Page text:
Friday, November 23, 2007

Shock of your life


Image used without permission from

I'm staffing a case down in the Electophysiology (EP) lab. Here is where the cardiologists look at the heart from the inside and do various procedures to help fix conduction abnormalities in the heart. They implant defibrillators and pacemakers in the EP labs.

There was a young man on the table, we were getting ready to sedate him for a procedure for an irregular heartbeat. Our anesthesia monitors were being put on and I was looking at the chart. All of a sudden I saw the patient jump up... I thought he was trying to crawl off the bed. Then someone started apologizing....

Apparently she was testing the external defibrillator. This is the device used to put a shock through a patient's chest to put it his/her heart back into a regular rhythm if it goes into a dangerous rhythm. You see this all the time on ER and Grays Anatomy and such. Anyway during this procedures where we are trying to cure these rhythms there is a high likely hood of putting a patient into one of these dangerous rhythms. So as a precaution they always have the external defibrillator in the room and two electrode patches on the patient. In this case during the test of the device someone had already hooked it up to the patient. So this patient got quite a nasty shock. He shook his head like he was stunned and said he was alright three or four times... all the staff were really apologetic.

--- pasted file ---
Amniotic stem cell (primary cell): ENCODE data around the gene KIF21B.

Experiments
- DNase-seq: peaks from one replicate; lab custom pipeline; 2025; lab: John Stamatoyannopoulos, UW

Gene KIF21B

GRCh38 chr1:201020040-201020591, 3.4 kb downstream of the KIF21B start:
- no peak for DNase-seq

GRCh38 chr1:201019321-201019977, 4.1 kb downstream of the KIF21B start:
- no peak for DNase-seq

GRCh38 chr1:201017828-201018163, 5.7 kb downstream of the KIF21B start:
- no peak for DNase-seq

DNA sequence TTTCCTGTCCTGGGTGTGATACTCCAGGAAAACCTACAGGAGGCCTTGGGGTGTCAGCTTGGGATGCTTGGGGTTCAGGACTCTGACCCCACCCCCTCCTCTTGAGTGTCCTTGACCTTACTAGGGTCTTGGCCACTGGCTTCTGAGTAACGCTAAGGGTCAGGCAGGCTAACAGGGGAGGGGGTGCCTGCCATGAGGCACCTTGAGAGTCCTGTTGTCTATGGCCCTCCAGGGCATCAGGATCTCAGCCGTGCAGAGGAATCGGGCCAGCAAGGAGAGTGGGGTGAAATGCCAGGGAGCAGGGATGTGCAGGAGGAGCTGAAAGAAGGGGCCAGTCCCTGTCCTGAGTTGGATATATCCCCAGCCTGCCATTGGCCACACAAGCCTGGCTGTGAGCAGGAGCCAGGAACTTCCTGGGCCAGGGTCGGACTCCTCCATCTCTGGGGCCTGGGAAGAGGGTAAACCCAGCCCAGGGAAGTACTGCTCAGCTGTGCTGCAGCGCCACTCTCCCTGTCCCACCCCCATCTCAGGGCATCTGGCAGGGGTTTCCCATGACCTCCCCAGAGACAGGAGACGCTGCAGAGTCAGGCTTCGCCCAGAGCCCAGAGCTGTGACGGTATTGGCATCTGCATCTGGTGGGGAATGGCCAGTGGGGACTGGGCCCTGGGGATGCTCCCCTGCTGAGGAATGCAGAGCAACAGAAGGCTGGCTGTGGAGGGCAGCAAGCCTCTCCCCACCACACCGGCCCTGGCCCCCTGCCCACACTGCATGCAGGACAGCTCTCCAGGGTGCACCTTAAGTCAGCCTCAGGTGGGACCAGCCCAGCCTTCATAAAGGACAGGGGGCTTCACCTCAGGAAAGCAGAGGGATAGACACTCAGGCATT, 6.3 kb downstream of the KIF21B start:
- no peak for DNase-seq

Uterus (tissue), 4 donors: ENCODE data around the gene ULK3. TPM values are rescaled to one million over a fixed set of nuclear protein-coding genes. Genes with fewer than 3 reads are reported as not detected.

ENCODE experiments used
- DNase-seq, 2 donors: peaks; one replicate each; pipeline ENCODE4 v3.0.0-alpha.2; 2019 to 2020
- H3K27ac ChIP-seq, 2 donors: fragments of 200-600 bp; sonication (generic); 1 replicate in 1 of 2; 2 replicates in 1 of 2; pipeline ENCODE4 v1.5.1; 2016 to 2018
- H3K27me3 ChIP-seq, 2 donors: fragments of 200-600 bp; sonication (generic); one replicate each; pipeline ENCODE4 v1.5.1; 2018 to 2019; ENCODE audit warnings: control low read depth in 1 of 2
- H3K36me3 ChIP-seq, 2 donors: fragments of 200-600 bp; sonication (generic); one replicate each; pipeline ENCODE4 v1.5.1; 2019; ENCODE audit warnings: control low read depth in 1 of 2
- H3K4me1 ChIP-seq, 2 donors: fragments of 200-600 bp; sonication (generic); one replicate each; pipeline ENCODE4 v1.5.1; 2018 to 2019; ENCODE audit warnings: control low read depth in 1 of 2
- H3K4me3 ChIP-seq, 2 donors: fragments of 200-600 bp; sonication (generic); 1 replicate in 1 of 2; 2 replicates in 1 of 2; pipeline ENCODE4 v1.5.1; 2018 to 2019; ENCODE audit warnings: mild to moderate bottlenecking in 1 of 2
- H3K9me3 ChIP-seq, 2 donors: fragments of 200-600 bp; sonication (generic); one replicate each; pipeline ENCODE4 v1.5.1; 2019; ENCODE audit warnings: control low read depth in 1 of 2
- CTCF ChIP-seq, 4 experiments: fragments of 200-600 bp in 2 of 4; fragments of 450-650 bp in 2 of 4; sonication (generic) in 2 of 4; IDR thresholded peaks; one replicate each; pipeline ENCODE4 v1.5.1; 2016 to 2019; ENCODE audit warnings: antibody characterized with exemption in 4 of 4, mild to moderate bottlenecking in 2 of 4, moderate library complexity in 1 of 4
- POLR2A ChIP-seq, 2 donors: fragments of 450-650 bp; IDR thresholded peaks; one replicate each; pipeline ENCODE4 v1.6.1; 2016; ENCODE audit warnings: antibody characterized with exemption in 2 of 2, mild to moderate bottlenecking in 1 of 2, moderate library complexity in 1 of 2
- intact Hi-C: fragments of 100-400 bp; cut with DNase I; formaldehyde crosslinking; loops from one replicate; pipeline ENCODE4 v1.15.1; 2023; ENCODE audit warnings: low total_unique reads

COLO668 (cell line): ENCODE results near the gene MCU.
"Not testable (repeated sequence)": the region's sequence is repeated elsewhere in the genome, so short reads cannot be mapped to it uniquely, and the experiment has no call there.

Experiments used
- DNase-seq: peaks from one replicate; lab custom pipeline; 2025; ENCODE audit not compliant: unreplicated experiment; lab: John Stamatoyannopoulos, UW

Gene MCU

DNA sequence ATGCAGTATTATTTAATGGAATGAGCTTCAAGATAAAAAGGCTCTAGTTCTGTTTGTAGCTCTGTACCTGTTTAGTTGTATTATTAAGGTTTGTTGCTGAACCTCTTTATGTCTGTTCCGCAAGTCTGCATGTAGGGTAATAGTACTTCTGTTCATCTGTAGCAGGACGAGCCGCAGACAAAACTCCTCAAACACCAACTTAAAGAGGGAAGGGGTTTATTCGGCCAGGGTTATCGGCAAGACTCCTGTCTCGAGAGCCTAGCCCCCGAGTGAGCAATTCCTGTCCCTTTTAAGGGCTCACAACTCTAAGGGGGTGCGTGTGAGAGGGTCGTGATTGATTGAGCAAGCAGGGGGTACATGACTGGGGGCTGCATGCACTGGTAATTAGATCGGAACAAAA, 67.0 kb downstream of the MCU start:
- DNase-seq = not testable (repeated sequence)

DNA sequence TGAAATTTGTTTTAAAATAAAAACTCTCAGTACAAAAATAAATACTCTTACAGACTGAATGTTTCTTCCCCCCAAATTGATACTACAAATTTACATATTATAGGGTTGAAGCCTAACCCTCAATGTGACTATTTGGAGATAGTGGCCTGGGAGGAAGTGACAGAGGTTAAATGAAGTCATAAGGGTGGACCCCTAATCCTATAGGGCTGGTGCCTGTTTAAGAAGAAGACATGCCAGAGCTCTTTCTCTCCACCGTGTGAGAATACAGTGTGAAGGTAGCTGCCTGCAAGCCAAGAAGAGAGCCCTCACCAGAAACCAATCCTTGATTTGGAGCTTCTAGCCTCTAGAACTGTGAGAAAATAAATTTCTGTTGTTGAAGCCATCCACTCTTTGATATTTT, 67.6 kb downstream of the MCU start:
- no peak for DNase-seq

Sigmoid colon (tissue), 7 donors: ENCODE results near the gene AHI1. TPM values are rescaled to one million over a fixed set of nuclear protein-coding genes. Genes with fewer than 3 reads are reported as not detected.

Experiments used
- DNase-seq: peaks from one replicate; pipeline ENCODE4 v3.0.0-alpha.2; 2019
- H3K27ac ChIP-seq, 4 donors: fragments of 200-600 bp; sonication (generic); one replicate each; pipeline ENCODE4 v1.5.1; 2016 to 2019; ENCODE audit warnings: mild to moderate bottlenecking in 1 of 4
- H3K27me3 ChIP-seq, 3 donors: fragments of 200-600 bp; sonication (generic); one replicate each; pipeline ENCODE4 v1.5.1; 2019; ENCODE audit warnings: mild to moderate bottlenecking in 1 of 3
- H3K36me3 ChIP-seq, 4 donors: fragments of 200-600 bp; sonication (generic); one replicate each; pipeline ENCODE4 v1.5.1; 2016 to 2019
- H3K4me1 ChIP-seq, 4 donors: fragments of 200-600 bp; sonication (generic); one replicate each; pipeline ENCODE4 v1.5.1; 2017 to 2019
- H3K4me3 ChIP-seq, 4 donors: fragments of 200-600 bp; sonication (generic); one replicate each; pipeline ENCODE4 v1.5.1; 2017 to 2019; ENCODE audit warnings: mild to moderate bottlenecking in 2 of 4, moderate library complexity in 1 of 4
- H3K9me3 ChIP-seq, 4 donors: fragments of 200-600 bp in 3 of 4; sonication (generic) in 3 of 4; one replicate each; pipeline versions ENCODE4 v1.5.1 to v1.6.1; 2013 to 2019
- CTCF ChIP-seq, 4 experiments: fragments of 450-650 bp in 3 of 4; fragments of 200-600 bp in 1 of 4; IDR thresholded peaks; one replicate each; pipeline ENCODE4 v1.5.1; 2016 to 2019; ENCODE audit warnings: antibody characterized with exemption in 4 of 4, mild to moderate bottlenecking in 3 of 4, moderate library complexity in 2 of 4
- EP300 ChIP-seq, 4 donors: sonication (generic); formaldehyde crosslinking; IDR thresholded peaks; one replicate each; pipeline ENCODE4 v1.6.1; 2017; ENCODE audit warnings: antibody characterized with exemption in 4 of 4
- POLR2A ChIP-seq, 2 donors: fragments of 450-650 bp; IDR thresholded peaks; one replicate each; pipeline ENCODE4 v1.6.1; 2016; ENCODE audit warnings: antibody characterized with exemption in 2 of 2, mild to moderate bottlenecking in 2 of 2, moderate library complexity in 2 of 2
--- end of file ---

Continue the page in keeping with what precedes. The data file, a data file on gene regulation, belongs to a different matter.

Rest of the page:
This would have been a little amusing to me except for the fact that when a person is in a "normal" heart rhythm, shocking them may put them into a dangerous one that is life threatening.

Glad it wasn't me though